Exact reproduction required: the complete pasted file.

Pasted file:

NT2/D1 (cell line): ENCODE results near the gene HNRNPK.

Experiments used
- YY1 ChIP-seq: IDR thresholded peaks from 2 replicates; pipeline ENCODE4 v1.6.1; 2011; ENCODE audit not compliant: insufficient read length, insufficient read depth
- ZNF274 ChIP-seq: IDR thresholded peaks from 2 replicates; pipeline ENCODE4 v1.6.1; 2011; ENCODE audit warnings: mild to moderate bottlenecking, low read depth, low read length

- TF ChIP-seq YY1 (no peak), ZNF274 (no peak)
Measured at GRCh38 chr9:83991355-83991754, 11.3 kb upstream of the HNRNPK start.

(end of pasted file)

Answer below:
NT2/D1 (cell line): ENCODE results near the gene HNRNPK.

Experiments used
- YY1 ChIP-seq: IDR thresholded peaks from 2 replicates; pipeline ENCODE4 v1.6.1; 2011; ENCODE audit not compliant: insufficient read length, insufficient read depth
- ZNF274 ChIP-seq: IDR thresholded peaks from 2 replicates; pipeline ENCODE4 v1.6.1; 2011; ENCODE audit warnings: mild to moderate bottlenecking, low read depth, low read length

- TF ChIP-seq YY1 (no peak), ZNF274 (no peak)
Measured at GRCh38 chr9:83991355-83991754, 11.3 kb upstream of the HNRNPK start.